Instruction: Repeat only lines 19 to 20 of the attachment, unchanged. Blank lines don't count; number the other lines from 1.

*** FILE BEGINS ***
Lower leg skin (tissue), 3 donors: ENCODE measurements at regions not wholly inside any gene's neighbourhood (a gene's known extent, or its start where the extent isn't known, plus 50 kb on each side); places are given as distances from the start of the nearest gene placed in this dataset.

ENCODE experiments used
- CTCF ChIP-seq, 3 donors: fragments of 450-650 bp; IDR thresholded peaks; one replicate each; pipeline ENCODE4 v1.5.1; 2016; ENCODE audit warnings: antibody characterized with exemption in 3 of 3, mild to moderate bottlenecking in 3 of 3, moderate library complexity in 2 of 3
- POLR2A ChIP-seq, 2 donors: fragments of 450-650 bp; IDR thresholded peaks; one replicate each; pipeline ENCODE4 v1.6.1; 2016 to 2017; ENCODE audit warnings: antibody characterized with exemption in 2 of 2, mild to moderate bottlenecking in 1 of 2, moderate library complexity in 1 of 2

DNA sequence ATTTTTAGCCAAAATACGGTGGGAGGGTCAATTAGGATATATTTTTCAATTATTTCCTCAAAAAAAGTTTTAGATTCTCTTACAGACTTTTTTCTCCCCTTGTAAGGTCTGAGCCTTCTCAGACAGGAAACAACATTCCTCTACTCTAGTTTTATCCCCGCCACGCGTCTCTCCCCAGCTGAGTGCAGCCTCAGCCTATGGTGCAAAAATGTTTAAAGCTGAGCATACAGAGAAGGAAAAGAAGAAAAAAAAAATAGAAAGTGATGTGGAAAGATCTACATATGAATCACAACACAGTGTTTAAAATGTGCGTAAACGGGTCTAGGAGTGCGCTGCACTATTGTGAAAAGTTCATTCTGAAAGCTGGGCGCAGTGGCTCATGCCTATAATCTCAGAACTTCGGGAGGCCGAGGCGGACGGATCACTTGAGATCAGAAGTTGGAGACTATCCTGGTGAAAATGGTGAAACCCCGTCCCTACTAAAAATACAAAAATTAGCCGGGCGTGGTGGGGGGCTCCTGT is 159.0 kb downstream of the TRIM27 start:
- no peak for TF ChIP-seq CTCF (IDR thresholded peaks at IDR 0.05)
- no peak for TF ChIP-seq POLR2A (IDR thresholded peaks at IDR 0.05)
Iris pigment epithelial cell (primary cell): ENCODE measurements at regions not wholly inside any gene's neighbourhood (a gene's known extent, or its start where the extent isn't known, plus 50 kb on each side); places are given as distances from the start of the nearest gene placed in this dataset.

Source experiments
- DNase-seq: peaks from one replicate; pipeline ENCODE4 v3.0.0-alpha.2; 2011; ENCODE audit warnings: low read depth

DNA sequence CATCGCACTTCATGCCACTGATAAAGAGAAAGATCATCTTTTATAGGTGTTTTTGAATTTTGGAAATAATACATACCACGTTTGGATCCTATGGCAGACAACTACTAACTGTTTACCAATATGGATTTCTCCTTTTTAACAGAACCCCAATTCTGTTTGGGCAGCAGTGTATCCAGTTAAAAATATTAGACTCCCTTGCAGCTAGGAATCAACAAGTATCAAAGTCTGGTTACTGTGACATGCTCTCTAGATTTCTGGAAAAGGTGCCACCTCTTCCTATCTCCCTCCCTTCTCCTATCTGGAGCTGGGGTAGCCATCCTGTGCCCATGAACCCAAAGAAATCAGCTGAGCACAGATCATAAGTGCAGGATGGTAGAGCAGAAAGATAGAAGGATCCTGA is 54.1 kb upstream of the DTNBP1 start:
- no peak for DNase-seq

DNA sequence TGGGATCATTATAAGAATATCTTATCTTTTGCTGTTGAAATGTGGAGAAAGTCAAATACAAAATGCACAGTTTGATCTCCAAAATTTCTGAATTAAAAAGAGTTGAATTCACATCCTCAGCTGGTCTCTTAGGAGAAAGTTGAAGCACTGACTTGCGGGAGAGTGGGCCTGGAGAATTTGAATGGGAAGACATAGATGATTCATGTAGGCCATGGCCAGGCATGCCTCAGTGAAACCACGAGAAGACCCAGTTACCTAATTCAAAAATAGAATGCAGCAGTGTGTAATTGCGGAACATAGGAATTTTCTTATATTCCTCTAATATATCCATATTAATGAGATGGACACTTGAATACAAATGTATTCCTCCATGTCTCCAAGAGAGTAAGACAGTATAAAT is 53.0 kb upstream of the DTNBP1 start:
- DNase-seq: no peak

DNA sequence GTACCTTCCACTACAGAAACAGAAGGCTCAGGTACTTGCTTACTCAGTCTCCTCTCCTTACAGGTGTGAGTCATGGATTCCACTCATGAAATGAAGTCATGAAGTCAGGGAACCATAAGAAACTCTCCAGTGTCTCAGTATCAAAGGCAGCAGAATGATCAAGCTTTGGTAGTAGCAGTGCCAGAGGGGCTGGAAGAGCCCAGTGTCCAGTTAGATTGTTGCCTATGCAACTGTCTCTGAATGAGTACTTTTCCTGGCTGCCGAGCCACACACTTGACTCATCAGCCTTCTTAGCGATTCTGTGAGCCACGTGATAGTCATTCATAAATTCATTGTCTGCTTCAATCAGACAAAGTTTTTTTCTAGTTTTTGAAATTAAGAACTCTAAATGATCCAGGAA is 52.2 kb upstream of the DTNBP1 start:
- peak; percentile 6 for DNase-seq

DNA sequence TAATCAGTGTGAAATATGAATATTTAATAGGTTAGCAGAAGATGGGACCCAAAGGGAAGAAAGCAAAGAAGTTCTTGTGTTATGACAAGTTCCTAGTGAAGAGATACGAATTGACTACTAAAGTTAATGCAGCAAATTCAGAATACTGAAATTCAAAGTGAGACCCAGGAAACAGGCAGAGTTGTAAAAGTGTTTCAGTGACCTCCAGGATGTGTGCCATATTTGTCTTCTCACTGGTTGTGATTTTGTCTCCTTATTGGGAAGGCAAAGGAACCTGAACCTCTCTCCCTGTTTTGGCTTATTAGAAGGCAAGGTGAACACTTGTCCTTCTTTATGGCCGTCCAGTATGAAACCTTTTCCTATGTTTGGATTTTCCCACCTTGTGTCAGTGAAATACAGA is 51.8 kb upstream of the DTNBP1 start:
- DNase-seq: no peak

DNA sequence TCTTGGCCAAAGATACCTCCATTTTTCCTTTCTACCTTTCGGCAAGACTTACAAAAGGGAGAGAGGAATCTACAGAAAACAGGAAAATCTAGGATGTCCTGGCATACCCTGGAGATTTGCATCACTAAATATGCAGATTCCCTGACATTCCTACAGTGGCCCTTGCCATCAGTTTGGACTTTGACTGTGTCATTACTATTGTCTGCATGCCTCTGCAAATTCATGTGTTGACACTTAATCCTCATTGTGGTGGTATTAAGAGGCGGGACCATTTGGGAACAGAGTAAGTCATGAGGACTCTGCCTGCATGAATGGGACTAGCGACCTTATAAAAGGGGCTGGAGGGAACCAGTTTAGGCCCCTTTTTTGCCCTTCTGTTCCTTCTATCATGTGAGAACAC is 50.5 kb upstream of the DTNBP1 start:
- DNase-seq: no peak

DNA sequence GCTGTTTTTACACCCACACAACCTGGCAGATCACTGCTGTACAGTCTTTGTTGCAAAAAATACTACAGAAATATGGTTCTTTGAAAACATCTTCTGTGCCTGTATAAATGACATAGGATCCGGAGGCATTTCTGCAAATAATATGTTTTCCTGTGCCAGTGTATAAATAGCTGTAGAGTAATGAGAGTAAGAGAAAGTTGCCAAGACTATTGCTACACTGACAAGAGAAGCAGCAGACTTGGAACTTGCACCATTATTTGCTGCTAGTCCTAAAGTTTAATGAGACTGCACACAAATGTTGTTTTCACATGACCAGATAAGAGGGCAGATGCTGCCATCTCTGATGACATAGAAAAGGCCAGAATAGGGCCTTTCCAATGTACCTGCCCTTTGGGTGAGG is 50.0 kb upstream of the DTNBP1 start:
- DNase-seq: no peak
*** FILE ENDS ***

DNA sequence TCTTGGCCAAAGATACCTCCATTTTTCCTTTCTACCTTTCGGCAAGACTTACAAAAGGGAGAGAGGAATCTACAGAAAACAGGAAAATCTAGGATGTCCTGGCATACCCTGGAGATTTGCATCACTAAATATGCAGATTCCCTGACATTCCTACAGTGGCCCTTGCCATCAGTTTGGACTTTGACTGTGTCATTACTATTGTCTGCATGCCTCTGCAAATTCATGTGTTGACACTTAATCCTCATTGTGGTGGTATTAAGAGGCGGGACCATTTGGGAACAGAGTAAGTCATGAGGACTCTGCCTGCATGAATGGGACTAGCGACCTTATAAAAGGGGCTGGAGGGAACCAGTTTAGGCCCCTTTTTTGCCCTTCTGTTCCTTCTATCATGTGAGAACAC is 50.5 kb upstream of the DTNBP1 start:
- DNase-seq: no peak